In-Flight Entertainment


Our Daily Correspondent

From a vintage in-flight magazine.

I’m not afraid of flying, but I’m deathly afraid of flying underprepared. I’m a light packer when it comes to clothes, but my carry-on is unwieldy and absurd. Any trip demands at least two books—one fun, one serious—and a couple of magazines—worthy and trashy—because the idea of being stranded in the air without sufficient reading material is terrifying.

The variety is crucial. Who knows, after all, what you might crave in the world of the air? You might be a different person. 

For some of us, books are a security blanket. It starts in childhood, when your parents may need to pry reading matter from your hands to encourage sociability, and continues into adulthood. Even on land, I feel tetchy and anxious when I don’t have at least two things to read in my bag—for the subway or bus, sure, but more for those moments of uncertainty or solitude that might strike at any moment.

It would be easy to say that technology has rendered this phenomenon obsolete, and certainly the anxiety I describe is more often associated with phone addicts. But I think they’re distinct sorts of comfort—private and social—and you still see kids with faces buried in their books in a sort of desperate escape that is both heartening and heartbreaking.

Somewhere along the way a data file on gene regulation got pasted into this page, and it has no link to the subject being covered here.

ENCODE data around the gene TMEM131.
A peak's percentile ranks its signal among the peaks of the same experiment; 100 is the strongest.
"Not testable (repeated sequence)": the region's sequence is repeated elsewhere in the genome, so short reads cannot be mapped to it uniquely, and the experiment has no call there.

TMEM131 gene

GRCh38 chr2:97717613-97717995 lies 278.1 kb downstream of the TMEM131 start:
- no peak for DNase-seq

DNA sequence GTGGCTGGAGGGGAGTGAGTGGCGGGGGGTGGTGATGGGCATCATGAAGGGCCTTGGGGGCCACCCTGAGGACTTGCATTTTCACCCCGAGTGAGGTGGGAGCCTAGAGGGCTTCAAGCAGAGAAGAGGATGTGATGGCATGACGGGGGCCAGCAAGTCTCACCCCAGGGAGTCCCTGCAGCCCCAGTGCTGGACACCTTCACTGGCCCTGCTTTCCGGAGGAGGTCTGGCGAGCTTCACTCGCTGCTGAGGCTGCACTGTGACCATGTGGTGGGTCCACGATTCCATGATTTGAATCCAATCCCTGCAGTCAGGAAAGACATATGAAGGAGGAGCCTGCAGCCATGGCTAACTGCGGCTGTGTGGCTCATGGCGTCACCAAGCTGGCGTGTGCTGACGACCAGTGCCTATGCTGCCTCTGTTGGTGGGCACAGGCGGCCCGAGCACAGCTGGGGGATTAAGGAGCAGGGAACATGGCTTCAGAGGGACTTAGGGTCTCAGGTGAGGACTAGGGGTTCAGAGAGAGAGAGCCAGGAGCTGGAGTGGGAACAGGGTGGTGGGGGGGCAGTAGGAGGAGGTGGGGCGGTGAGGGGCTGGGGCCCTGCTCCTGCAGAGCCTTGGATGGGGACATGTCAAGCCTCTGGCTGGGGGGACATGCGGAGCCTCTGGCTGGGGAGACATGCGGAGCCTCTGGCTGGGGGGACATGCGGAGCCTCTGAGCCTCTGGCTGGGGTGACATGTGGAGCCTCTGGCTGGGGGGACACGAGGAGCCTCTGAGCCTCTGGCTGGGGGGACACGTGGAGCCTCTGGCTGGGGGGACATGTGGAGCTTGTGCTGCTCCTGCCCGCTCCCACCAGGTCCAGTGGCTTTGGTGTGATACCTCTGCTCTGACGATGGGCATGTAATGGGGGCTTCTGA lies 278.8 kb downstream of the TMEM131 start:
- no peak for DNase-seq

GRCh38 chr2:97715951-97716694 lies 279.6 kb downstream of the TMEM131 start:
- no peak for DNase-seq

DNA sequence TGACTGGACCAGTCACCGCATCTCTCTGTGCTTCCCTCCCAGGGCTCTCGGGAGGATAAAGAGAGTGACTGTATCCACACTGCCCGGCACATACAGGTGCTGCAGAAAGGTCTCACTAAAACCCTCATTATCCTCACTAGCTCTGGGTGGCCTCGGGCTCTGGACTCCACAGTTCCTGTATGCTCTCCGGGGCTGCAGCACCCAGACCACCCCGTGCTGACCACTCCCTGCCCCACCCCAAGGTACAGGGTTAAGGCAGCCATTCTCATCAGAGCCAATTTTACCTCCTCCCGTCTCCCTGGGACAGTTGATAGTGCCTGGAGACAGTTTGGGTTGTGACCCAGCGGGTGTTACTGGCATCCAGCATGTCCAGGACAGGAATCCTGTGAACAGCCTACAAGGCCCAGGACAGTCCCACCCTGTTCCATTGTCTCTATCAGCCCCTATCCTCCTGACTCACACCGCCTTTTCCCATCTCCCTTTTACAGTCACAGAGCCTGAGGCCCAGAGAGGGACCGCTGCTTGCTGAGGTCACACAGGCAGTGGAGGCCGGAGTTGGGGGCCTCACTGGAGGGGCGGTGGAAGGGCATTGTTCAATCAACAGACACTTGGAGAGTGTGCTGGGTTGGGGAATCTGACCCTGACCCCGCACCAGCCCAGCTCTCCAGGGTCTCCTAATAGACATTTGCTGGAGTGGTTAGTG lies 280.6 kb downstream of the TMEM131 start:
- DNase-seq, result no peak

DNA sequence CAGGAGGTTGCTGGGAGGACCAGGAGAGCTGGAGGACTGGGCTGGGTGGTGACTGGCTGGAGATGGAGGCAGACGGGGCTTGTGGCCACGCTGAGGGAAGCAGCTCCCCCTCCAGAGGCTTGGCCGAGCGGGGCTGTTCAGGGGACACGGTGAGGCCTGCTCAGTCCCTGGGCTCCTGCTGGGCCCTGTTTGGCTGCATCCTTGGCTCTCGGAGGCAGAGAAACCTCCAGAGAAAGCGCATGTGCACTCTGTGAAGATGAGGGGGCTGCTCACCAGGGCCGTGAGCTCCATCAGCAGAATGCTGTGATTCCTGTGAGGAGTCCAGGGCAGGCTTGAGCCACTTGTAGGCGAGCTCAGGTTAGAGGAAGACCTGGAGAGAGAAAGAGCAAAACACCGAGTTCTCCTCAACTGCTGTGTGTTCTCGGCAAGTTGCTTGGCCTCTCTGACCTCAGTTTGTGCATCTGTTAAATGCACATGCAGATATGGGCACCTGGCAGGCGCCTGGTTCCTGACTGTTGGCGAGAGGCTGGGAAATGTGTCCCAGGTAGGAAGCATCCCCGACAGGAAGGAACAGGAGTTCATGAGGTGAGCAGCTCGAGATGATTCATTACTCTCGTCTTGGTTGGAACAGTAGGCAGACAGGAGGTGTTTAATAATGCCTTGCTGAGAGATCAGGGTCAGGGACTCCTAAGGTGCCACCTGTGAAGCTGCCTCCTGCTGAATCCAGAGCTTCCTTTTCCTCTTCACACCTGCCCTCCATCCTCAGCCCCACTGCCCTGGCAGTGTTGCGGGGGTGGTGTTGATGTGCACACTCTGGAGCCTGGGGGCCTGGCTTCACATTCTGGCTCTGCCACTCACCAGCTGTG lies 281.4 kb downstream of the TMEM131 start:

Just as there are those of us who will never lose the need for the reassuring escape of books, I imagine there are others who in any age would have done without. You see these people on planes, sometimes. I sat near such a man only the other day on a five-hour flight: he had brought nothing to read, nothing to watch, nothing to do. He simply sat. And he didn’t look particularly bored or restless; it was as though the possibility of entertainment—the airport magazine stands and the world of e-readers and books—had never even occurred to him. At one point, he picked up the in-flight magazine, at another he stared up at the movie showing on the overhead screen, but without putting on headphones. My initial pity gave way to a grudging respect: clearly this man had inner resources most of us don’t possess. He was free: free of fear, and free of the particular sort of materialism that is the need for tangible objects.

Sadie Stein is contributing editor of The Paris Review, and the Daily’s correspondent.